The weather is still hot and humid, though the morning was a bit cooler than yesterday. Since I missed last week's weeding in the park because of rain, I got a huge bag of weeds on today's outing.  I left a few piles of weeds for the "gardeners" to collect rather than start another bag. Saturday it will go to the corner to be collected.

Sunday, August 14, 2022

Another flimsy flapping on the fence

 I was finally able, with my daughter's help, to buy enough thinsulate for my log cabin quilt. It is now laid out on the apartment floor waiting for basting. What is holding it off is the summer heat and humidity. The electricity is off in that unused space and each day is so very hot.

Meanwhile, I had Vacation Bible School for the first week of August, and since the program activities were about nature, and written for children living in the states, they had to be tweaked to fit Tokyo. Leaves, bugs, birds, and animals and stuff for nature crafts had to be rounded up.

The days began with an early rush hour ride in the crammed sardine can subway, Only the youngest, fastest, and most aggressive got the senior sitting. I felt like a minnow swimming upstream in a typhoon! Ayway, I survived and hopefully the kids enjoyed the week. Then, the next week I was playing catch-up and getting ready for my Friday Cub Scout meeting

As it turned out, I heard from one parent that the cub had a fever and would not be coming, but I went early, set up the room with chairs and table for activity, and waited. Half an hour into the meeting time no one had come, so I slowly began folding the chairs and taking them back to the storage area. I got the room back to empty shortly before our usual closing time, and hauled my roller bag of materials back to the train station. The good thing is, I have something all ready to go for another meeting later on. It was gusting and rainy with the edge of a typhoon passing through, so I am not surprised that parents hesitated to drag their kids out in the storm.


  After the VBS week, I decided to make an I-Spy quilt for the new children's ministry director to use while the kids are gathering or waiting for parents to pick them up. 

I had a tin of 4inch blocks already cut and plenty of small solids to use in sashing, so this did not take much time.

Next will be to face the heat and get both this and the log cabin flimsy basted so the quilting can begin. I have a labyrinth wall hanging on my to-do list at the request of my Boston Daughter. I might be more motivated if it wasn't so difficult (bordering on impossible) to mail things larger than a small letter to the states!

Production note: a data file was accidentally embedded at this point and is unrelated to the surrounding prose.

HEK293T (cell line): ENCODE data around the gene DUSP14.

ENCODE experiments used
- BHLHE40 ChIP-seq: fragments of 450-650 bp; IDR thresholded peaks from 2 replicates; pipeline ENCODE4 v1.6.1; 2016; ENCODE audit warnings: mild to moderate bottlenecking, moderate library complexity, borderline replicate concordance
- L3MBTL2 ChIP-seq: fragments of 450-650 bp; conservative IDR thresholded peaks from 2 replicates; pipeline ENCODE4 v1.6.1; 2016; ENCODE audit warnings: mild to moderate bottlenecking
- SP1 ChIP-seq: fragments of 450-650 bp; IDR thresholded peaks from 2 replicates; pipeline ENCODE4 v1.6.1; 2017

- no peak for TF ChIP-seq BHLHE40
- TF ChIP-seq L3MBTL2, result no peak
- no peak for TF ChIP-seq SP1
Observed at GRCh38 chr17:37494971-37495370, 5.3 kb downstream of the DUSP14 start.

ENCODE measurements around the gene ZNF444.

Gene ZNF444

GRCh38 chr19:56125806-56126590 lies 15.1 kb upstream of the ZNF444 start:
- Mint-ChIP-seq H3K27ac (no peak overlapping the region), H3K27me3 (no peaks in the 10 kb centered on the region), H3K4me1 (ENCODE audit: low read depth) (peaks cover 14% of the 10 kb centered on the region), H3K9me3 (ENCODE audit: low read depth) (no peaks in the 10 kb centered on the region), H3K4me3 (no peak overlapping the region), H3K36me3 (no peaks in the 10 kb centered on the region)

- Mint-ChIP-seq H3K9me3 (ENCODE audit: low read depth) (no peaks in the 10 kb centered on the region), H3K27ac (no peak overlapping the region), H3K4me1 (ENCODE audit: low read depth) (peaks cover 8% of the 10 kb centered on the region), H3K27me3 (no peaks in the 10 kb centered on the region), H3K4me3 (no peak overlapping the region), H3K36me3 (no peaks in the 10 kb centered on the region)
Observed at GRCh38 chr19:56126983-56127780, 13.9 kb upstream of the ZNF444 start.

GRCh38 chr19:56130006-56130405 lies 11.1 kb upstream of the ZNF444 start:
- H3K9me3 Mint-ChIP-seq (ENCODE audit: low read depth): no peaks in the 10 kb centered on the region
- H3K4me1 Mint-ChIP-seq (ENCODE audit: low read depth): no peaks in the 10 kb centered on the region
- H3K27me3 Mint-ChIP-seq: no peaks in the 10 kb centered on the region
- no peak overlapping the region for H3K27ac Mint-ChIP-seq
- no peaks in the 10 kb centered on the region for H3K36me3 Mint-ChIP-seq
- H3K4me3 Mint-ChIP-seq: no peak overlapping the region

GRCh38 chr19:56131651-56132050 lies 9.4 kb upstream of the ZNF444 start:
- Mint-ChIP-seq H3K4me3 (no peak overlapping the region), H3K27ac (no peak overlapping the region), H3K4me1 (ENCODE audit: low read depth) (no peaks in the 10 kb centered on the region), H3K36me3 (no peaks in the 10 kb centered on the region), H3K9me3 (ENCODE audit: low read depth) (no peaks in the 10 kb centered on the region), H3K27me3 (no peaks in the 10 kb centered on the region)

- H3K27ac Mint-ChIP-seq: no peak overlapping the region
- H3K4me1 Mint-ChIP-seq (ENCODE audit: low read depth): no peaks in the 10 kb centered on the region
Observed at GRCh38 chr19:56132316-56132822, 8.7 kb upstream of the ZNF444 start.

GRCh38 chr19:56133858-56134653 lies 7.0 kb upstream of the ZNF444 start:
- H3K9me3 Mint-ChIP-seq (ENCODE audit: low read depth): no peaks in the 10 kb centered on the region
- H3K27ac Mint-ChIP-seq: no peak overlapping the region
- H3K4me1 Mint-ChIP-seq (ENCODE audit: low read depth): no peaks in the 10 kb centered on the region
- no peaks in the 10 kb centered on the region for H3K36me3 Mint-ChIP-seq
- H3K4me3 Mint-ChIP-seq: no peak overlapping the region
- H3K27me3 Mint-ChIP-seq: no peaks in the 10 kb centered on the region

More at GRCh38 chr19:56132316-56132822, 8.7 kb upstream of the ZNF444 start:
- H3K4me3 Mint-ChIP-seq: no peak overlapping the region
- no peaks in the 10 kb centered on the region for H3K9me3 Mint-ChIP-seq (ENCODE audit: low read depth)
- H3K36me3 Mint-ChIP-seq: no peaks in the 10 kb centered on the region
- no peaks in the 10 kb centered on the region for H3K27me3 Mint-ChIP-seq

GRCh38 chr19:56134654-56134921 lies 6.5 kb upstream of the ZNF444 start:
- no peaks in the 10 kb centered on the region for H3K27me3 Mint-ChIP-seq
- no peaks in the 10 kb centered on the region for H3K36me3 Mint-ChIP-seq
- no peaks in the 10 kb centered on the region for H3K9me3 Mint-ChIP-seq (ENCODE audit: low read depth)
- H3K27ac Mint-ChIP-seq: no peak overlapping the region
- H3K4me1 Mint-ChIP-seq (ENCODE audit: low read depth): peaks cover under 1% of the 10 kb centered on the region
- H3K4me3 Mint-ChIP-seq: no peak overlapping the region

The end of the week, my car will go for it's three-year inspection. I get to sit on the room and wait some hours, but it is air conditioned and would be a good time to work on quilting. That alone will be my motivation to stagger up to the apartment floor and get to some basting. Hopefully the day will remain cloudy.

Wednesday, July 6, 2022

on hold


Considering the heatwave we have been having here in Tokyo, I have left the log cabin waiting on the floor in the upstairs apartment for basting... hoping that the predicted rain later on in the week may cool things off a bit.

Looking around for a "zoom activity", I found a small cut of the fabric in the lower half, "Island Style" by "Kathy Mom", that is a Hawaiian print produced by Kathy Nakajima, a well-known Hawaiian quilter.

The piece was only 25.5 inches long, but there were 4 repeats of the design, so I decided to try making four repeat blocks in the "stack 'n' whack" style ... only I mark and cut rather than play around with rollerblades and machines.

It didn't take long before I had 20 five-inch blocks assembled. Now, what to do with them?

There aren't really enough to make something very big. I can use sashing or an alternate block setting ... maybe include the leftover piece in the center ... that might be big enough for a table runner.

I thought I would solve the problem of unused fabric. I hope I did not just create another UFO... 

Thursday, June 23, 2022

It's on the fence

I was thinking of something light blue for the inner border, but going through my assorted scraps, I couldn't find anything that would work without a lot of piecing. Then, I found a wood print that wanted to visit the cabin, and had enough to work with. I did have to piece the long sides, but that would have happened anyway.

The dark blue had two long strips that may have been cut for some other of my friend's quilts, but was not cut straight and had to be resized at 4 1/2 inches to allow for seams. The side pieces needed to be sewn but don't seem to show that much.

It is quite a windy day, but I was lucky to find a section of fence that was high enough for a photo with the quilt turned sideways. I was rather pleased when clipping it up, to find how uniform the blocks and measurements are. I didn't have to pull it in any direction to make it square up.

 


So ... next on the list will be finding something for the backing. I could piece tenugui or there might be something in the acquired stash that is large enough. I am determined NOT to buy anything other than thread. 

Monday, June 13, 2022

Moving along

 

Today I added the last block of another row to my log cabin.

I played around with some of the blocks yesterday, to get a better balance of dark and light in the Ohio star area.

The size is now 50" x 79". There will be space left for planning a border ... and time to think about the possibilities.

Meanwhile, I have to get this off the floor in case guests come, so I had better begin getting this sewed.








The hardest part will be keeping the blocks in order while in the process and I am hoping this plan will work.

At the last quilt show, I picked up this collection of Clover clips. I think they were made to use to hold seams when sewing by machine, but since I don't use a machine, I think these will help keep the blocks in order until they are together, and not fall off as readily as pins.